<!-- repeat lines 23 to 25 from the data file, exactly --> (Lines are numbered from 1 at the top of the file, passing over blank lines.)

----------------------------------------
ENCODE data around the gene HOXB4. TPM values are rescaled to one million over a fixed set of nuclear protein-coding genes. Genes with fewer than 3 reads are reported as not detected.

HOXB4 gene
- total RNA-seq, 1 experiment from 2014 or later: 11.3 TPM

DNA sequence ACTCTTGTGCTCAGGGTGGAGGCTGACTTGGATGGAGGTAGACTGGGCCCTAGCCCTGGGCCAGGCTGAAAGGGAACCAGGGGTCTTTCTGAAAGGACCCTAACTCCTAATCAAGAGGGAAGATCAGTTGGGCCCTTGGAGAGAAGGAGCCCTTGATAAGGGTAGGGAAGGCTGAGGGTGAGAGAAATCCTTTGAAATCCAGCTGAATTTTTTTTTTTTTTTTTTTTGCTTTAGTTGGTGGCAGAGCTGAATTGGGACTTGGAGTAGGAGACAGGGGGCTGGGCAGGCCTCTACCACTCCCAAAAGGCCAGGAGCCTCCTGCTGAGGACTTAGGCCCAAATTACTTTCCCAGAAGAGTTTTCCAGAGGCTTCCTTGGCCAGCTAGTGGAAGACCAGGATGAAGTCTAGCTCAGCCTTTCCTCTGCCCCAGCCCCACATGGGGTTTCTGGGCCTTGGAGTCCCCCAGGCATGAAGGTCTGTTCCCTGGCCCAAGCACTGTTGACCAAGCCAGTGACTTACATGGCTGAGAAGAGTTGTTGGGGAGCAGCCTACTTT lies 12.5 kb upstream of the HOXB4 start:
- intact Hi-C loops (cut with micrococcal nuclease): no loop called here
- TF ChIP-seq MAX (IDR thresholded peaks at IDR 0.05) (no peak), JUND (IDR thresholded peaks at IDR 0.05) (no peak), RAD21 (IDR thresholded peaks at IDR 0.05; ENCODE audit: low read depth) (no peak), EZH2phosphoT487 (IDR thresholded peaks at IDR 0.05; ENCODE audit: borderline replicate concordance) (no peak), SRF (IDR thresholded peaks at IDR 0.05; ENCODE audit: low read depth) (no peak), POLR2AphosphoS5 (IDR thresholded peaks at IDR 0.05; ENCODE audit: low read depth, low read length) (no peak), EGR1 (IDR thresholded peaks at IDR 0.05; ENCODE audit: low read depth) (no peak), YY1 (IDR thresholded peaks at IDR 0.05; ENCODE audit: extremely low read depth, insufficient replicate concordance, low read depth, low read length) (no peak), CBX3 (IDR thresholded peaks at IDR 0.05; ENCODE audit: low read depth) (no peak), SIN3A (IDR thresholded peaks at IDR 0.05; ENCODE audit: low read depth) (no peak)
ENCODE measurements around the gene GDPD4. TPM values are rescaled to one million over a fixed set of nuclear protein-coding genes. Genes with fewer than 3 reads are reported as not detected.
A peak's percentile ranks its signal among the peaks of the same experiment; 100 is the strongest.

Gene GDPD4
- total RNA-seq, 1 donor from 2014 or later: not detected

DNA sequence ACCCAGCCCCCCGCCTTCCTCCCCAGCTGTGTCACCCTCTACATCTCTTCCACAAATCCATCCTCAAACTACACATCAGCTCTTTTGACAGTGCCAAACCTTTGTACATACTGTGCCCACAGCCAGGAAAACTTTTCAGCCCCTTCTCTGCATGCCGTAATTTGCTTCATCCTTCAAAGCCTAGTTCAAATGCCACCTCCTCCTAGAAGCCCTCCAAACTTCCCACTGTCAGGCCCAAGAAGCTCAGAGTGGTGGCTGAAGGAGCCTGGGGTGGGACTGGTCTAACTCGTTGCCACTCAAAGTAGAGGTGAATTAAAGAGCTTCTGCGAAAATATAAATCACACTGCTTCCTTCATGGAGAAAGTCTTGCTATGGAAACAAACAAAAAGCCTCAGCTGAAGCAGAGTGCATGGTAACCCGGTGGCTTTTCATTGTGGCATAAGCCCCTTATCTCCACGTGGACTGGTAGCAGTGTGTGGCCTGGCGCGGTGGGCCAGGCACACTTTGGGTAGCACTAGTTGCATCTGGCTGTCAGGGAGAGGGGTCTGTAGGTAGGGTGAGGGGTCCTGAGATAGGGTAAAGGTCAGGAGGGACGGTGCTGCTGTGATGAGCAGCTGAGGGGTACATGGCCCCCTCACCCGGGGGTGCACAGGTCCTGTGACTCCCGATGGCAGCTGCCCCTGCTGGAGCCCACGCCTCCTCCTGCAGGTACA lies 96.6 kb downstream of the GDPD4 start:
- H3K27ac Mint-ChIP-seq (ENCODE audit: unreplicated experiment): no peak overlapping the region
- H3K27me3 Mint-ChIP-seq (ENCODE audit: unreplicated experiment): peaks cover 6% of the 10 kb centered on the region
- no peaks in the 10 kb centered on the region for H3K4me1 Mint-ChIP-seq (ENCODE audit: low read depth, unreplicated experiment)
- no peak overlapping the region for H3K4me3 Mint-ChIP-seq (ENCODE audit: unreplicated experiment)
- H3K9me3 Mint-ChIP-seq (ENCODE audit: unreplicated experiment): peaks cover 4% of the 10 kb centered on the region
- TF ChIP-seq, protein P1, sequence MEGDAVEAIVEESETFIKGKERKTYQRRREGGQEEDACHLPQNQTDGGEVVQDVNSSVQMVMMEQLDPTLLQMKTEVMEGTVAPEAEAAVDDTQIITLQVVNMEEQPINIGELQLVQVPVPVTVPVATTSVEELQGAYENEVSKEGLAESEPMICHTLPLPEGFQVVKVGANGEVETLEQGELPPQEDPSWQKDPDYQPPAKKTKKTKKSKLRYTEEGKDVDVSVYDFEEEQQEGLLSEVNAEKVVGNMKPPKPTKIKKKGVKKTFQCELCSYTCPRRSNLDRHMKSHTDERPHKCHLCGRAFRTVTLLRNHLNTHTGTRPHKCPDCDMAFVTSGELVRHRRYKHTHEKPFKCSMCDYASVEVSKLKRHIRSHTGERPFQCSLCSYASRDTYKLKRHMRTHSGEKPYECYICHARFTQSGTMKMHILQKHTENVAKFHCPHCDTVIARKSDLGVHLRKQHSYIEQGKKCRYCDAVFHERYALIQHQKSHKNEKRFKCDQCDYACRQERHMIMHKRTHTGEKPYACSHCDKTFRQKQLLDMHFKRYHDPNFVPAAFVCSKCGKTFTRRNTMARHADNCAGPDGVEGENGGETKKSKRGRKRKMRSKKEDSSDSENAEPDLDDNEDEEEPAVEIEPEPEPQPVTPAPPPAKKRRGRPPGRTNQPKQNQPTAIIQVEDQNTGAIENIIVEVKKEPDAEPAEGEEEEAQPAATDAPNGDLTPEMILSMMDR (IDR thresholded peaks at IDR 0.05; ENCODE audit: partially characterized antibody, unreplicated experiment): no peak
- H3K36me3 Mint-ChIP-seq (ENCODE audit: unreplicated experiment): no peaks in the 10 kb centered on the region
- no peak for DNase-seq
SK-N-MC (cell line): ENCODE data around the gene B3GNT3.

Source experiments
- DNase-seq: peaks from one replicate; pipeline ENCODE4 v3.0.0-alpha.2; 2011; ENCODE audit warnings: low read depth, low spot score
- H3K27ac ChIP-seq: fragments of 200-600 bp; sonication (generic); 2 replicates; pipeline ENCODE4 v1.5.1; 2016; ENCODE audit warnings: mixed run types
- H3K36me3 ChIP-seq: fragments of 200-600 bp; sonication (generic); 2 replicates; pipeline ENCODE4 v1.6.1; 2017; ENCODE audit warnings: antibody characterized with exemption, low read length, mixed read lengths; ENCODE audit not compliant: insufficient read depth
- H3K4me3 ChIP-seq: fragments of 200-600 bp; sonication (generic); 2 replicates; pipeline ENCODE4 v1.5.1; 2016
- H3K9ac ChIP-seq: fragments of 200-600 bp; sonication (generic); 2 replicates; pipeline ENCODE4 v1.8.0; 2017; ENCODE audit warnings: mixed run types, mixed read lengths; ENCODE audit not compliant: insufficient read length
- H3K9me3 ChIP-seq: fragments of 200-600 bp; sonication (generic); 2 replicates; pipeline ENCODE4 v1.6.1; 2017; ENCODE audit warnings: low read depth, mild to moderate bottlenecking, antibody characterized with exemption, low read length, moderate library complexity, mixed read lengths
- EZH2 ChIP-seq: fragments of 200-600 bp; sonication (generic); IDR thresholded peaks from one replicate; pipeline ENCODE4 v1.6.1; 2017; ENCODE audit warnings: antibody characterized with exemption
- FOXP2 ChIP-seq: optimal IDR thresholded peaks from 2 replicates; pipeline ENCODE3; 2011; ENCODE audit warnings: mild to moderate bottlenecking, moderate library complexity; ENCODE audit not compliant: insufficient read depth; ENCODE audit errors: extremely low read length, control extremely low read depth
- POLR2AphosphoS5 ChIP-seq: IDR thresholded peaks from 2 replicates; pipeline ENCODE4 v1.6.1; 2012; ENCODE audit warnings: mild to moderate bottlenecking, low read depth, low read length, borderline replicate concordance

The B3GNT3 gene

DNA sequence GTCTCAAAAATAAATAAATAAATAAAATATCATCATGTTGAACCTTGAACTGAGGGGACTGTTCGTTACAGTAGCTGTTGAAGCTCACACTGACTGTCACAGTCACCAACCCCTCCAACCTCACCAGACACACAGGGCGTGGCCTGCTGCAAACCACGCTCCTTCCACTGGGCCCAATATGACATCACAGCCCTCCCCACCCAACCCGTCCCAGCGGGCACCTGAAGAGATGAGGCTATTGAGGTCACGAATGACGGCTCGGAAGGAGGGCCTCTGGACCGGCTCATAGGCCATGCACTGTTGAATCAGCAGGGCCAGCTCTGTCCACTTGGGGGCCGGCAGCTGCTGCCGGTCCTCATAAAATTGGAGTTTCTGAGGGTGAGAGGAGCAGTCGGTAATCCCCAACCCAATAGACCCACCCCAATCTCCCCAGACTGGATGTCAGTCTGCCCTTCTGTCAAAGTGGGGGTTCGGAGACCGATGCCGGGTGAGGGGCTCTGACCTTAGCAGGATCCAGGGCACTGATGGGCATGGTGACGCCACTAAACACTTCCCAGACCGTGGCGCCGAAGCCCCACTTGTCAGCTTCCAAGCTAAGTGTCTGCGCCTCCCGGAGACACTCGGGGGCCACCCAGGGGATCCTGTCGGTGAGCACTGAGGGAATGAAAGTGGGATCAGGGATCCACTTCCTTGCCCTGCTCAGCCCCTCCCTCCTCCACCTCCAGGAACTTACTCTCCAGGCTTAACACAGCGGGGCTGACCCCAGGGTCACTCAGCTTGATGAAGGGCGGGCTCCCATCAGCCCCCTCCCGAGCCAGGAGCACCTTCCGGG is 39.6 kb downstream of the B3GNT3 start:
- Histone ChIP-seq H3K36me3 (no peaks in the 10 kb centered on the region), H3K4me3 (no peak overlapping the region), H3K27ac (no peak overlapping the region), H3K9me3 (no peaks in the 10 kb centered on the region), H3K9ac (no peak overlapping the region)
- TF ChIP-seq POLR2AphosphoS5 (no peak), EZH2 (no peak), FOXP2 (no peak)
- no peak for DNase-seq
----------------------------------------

- H3K27ac ChIP-seq: fragments of 200-600 bp; sonication (generic); 2 replicates; pipeline ENCODE4 v1.5.1; 2016; ENCODE audit warnings: mixed run types
- H3K36me3 ChIP-seq: fragments of 200-600 bp; sonication (generic); 2 replicates; pipeline ENCODE4 v1.6.1; 2017; ENCODE audit warnings: antibody characterized with exemption, low read length, mixed read lengths; ENCODE audit not compliant: insufficient read depth
- H3K4me3 ChIP-seq: fragments of 200-600 bp; sonication (generic); 2 replicates; pipeline ENCODE4 v1.5.1; 2016